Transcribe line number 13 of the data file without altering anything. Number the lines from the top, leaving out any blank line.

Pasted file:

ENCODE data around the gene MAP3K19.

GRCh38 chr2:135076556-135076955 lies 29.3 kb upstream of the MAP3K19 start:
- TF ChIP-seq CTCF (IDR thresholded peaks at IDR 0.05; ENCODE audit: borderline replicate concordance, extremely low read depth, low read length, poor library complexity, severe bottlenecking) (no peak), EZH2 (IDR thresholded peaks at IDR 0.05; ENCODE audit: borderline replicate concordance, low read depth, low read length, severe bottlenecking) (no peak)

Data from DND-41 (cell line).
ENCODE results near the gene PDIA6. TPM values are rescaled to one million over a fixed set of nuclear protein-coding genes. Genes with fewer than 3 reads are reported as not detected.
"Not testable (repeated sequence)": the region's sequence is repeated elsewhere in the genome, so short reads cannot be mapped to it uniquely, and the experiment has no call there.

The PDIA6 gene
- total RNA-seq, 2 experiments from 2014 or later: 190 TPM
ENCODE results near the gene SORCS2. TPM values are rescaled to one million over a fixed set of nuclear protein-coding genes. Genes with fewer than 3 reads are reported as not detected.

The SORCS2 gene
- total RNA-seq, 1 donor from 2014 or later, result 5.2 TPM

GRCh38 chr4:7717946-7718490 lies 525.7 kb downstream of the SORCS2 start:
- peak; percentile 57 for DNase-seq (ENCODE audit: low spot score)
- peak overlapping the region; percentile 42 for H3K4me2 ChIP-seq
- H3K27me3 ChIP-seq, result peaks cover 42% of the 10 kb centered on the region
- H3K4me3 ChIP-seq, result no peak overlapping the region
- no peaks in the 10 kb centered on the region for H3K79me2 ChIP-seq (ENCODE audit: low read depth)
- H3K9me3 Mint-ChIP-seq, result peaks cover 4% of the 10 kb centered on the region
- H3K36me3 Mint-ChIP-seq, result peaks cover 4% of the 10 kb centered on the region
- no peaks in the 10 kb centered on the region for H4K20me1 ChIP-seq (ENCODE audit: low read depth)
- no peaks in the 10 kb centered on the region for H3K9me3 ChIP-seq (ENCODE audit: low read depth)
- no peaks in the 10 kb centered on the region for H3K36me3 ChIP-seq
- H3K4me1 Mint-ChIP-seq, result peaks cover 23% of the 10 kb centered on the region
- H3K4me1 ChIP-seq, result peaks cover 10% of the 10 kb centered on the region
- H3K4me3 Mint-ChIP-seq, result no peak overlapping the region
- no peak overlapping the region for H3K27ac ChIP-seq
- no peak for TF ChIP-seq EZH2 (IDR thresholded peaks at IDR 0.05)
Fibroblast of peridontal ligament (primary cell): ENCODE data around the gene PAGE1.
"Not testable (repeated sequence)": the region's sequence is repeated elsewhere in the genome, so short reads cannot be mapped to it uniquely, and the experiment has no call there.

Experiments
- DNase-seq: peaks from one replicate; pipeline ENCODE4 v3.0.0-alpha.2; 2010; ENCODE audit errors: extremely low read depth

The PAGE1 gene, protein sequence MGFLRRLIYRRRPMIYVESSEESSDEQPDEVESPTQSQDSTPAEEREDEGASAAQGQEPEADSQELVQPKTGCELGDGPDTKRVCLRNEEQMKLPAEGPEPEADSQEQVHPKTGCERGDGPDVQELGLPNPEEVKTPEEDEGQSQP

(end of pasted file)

- peak; percentile 57 for DNase-seq (ENCODE audit: low spot score)